While Collison can score points, he tends to create his own looks rather than reading and reacting to moves made by his teammates. Nowitzki needs to play opposite a point guard who can locate the best spot on the floor from which to capitalize on the inevitable double-teams — an area of the game in which Terry and Kidd had previously been quite successful.  Fisher can’t slash to the basket but his 37% career mark from behind the three-point arc makes him a more reliable spot-up option than Collison, who has shot just 33% from that range this season. The choice several years ago to trade Devin Harris for Jason Kidd demonstrates the general reasoning behind this approach; Harris was the superior prospect in many ways, but Dirk’s play benefited more from a steady hand than hot feet.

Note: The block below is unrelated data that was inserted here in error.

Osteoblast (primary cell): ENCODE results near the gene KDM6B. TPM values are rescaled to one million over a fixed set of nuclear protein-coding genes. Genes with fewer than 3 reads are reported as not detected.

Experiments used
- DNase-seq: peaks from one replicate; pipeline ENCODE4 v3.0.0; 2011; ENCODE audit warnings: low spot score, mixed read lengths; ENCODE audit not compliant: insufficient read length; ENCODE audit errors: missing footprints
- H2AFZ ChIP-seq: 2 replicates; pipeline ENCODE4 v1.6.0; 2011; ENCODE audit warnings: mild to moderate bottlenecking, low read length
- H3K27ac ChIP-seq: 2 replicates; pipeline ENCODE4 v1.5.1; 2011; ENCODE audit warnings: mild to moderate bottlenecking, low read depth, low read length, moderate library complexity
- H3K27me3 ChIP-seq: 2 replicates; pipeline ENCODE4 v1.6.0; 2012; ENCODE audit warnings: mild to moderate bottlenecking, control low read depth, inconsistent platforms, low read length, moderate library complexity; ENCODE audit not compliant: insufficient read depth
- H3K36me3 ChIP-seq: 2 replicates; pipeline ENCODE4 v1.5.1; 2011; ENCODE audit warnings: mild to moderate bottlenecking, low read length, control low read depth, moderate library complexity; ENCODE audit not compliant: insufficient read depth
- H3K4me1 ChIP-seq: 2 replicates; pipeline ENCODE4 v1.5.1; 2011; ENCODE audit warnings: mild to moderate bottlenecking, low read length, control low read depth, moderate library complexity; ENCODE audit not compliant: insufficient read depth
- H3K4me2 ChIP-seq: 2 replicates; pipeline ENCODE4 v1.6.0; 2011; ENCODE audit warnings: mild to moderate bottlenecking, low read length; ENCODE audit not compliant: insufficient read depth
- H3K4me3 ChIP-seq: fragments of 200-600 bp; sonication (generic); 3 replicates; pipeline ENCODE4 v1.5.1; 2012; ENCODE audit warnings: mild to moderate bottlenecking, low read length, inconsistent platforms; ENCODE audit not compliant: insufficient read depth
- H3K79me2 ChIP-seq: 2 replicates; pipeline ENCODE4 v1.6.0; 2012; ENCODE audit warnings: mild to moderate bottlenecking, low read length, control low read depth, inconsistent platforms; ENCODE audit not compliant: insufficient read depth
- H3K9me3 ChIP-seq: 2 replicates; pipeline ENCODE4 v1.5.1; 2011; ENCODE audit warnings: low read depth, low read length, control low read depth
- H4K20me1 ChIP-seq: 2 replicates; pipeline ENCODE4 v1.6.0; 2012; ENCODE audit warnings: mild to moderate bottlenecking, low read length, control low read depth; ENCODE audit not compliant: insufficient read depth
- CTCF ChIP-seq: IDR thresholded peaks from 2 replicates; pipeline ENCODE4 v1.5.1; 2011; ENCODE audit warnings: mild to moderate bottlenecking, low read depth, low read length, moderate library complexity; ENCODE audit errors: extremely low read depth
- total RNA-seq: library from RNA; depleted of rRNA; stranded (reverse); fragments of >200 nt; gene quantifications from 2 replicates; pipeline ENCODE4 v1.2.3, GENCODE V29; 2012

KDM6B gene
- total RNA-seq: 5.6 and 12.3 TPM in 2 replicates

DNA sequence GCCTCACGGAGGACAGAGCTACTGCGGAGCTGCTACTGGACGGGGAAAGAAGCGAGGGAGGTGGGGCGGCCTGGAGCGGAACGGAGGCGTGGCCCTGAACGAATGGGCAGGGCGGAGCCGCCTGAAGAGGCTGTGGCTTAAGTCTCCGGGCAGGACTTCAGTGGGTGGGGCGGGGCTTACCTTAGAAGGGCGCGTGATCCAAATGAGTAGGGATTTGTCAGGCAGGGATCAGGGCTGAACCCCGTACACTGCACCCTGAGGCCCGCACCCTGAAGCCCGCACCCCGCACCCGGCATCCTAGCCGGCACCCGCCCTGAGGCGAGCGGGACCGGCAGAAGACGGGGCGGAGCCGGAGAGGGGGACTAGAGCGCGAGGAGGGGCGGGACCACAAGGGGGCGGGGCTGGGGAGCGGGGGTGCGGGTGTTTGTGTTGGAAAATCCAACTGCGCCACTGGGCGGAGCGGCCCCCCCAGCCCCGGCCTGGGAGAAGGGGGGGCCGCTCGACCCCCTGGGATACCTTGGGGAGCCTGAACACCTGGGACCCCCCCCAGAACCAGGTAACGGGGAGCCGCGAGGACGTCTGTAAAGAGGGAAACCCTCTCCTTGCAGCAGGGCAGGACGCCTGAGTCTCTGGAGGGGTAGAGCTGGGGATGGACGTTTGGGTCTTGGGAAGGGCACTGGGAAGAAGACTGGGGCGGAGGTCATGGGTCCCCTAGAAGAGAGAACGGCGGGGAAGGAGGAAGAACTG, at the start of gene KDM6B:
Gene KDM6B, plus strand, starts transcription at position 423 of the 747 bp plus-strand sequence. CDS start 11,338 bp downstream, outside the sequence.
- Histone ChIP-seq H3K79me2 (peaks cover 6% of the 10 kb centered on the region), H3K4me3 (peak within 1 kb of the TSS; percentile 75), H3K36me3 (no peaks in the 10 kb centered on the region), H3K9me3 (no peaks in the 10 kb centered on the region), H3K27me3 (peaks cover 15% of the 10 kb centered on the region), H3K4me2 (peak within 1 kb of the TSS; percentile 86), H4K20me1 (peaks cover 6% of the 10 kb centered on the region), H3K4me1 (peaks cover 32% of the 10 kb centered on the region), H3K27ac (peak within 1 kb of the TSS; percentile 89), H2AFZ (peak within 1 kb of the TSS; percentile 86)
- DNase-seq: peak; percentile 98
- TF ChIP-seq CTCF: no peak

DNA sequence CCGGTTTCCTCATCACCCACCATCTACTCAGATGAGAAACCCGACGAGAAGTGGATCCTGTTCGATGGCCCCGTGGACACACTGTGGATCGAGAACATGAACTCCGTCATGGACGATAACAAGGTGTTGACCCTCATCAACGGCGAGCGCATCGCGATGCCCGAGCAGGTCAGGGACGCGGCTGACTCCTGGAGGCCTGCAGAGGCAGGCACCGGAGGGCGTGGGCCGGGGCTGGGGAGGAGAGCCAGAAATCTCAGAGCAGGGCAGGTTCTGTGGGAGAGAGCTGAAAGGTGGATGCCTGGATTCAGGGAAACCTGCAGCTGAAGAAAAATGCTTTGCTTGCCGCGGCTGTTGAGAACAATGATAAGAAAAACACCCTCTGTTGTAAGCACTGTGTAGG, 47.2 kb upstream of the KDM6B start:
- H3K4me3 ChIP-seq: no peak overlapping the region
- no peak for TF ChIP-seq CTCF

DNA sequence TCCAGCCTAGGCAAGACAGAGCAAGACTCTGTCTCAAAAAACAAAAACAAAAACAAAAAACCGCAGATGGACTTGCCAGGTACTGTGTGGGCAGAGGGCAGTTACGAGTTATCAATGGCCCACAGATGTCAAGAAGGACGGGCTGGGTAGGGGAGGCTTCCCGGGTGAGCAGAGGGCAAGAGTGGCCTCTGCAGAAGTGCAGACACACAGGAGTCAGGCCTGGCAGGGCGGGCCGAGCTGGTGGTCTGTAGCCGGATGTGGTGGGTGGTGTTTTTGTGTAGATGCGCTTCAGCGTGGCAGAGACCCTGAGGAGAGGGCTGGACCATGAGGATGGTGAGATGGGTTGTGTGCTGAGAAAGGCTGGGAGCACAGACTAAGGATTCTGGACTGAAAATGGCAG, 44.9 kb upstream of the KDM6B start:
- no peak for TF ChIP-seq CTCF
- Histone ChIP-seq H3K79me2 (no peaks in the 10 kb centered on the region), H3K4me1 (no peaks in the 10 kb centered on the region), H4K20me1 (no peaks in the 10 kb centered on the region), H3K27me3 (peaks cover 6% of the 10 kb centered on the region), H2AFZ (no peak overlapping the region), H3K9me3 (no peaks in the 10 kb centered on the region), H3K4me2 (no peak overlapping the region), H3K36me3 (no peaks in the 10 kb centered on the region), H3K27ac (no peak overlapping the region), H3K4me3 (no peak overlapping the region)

Fisher will slow the game down for the Mavericks’ first unit and make better decisions with the basketball. Though I initially marveled at Dallas’ breakneck pace, I now wonder if slowing down might help. Nowitzki was joking when he quipped during a recent Mavericks’ broadcast that he’ll “be running from three-point line to three-point line by the time [Collison] makes a layup,” there is some truth in that statement. The Mavericks will be a far better half-court offense with Nowitzki operating at his point guard’s pace, even if it lessens the fast-break points that have fueled Dallas to start the season.